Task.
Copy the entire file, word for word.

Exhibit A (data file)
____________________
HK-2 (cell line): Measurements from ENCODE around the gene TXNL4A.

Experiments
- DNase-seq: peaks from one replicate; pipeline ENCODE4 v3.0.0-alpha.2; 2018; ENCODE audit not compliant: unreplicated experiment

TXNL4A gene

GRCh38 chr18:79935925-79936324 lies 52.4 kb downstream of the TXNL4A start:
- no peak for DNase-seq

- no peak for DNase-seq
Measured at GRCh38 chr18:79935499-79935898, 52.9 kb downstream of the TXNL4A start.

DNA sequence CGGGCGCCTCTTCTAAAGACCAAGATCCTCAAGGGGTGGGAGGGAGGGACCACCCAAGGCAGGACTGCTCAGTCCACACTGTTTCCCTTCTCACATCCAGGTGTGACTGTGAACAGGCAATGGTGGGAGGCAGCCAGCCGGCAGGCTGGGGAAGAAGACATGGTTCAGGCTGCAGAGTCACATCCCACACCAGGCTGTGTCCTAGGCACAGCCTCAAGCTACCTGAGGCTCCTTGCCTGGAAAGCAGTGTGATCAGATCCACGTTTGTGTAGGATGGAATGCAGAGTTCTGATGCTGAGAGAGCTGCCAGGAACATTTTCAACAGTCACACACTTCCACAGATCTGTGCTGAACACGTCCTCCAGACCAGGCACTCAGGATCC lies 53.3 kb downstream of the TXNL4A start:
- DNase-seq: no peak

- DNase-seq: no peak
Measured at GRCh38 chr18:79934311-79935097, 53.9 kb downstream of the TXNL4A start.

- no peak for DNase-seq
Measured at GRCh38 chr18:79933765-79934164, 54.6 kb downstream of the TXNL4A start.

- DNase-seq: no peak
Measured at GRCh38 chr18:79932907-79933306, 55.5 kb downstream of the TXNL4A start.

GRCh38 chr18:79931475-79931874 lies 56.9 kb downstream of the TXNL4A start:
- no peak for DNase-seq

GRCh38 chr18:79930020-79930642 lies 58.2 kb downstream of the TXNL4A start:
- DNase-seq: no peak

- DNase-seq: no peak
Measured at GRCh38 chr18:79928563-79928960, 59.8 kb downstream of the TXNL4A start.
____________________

HK-2 (cell line): Measurements from ENCODE around the gene TXNL4A.

Experiments
- DNase-seq: peaks from one replicate; pipeline ENCODE4 v3.0.0-alpha.2; 2018; ENCODE audit not compliant: unreplicated experiment

TXNL4A gene

GRCh38 chr18:79935925-79936324 lies 52.4 kb downstream of the TXNL4A start:
- no peak for DNase-seq

- no peak for DNase-seq
Measured at GRCh38 chr18:79935499-79935898, 52.9 kb downstream of the TXNL4A start.

DNA sequence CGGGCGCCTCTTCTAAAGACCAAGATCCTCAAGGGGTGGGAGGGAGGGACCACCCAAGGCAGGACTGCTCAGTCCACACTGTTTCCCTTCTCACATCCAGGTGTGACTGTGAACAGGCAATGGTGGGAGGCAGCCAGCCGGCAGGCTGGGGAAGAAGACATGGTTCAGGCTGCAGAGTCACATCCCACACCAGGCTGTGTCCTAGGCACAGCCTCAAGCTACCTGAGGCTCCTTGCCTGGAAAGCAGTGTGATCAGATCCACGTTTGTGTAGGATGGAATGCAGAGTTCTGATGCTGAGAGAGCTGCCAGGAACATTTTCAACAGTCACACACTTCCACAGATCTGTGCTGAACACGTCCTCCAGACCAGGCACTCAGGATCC lies 53.3 kb downstream of the TXNL4A start:
- DNase-seq: no peak

- DNase-seq: no peak
Measured at GRCh38 chr18:79934311-79935097, 53.9 kb downstream of the TXNL4A start.

- no peak for DNase-seq
Measured at GRCh38 chr18:79933765-79934164, 54.6 kb downstream of the TXNL4A start.

- DNase-seq: no peak
Measured at GRCh38 chr18:79932907-79933306, 55.5 kb downstream of the TXNL4A start.

GRCh38 chr18:79931475-79931874 lies 56.9 kb downstream of the TXNL4A start:
- no peak for DNase-seq

GRCh38 chr18:79930020-79930642 lies 58.2 kb downstream of the TXNL4A start:
- DNase-seq: no peak

- DNase-seq: no peak
Measured at GRCh38 chr18:79928563-79928960, 59.8 kb downstream of the TXNL4A start.